Module 9 - Challenging Behaviours

Risks, and their management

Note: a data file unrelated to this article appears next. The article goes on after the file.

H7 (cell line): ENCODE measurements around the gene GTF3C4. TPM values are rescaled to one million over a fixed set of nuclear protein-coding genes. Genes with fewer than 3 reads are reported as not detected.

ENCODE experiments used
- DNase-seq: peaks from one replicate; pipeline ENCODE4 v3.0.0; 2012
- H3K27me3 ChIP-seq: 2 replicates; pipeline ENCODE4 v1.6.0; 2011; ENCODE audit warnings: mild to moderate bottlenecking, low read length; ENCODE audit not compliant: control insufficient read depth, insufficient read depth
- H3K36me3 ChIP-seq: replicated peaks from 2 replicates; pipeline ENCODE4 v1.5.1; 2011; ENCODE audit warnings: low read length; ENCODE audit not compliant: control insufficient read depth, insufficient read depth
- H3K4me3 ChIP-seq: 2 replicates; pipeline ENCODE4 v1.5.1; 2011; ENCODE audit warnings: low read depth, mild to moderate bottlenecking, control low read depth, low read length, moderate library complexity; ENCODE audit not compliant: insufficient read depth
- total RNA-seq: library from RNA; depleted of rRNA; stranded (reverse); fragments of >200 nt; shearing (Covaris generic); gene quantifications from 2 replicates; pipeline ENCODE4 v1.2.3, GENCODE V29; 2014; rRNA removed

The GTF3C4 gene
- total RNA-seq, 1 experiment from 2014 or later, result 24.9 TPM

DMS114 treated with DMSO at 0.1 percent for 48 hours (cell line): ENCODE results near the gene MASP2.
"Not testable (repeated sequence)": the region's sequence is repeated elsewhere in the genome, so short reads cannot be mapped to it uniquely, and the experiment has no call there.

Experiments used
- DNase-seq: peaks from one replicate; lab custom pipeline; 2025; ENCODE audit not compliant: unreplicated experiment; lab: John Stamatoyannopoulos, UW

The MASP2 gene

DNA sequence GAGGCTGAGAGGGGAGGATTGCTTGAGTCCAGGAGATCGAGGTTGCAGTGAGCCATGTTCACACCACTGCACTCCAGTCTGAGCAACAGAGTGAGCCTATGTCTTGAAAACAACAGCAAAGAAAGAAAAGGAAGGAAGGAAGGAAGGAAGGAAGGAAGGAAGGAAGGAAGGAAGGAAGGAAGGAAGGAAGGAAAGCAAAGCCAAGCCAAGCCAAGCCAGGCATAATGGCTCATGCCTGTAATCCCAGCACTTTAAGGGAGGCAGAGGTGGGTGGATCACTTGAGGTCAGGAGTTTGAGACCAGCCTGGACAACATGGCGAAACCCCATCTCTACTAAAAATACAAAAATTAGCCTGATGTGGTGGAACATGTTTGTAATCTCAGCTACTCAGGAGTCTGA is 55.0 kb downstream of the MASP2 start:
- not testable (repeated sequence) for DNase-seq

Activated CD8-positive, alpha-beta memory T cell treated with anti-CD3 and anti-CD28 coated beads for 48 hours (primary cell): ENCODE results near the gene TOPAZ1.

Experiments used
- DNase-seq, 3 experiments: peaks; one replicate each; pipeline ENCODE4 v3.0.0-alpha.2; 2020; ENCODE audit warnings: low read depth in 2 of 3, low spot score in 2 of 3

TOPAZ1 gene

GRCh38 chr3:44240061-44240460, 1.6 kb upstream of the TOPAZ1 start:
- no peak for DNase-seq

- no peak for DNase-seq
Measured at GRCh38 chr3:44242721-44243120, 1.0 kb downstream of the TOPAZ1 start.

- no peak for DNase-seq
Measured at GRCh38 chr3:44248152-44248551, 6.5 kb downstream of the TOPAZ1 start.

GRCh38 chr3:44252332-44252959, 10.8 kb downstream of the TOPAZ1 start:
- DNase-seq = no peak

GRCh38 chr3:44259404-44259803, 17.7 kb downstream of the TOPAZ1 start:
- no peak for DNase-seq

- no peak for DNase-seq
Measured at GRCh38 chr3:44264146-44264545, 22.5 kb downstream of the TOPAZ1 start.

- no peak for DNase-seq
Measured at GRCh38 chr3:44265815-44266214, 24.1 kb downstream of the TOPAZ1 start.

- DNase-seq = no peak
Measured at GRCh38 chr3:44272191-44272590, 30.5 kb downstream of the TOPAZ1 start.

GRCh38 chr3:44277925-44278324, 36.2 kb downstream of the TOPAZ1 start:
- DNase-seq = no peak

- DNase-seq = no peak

There are a number of different types of risk and it is important to try and identify which ones are significant for an individual so that these risks can be assessed and managed. Some example of significant risks include the following: 1. Violence 2. Suicide 3. Self harm (cutting, head banging, skin picking, tongue biting) 4. Property damage 5. Vulnerability to abuse (this may be financial, sexual, physical or emotional) 6. Homelessness 7. Restrictive interventions (exclusion from activities, seclusion, restraint) 8. Side effects from medication (medication used to control behaviour may lead to adverse        effects) 9. Self-neglect (poor hygiene, failure to attend to medical and dental problems, nutritional deficiencies) The significance of a risk factor is decided by how likely it is to occur and what the impact of that behaviour is. For example someone who regularly assaults staff and other clients is presenting a significant risk that requires urgent management. On the other hand, someone who made a suicide attempt several years ago and has made no attempts since would have a lower risk profile. In many cases, the first step to managing the risk is to provide increased supervision and security. In residential settings this often means having extra staff.  Having a clear risk management plan that addresses the specific risks identified is also important. Sometimes staff may need additional training so they are able to deal with episodes of extreme behaviour. At times, for a small group of people, specialist facilities may be required that have the capacity to provide additional security. It is important to remember that containment or management of risk is not sufficient by itself. It is even more vital to identify and introduce strategies to reduce the behaviours that are increasing the risk, in order to maximise the quality of life and access to community supports for the person.  
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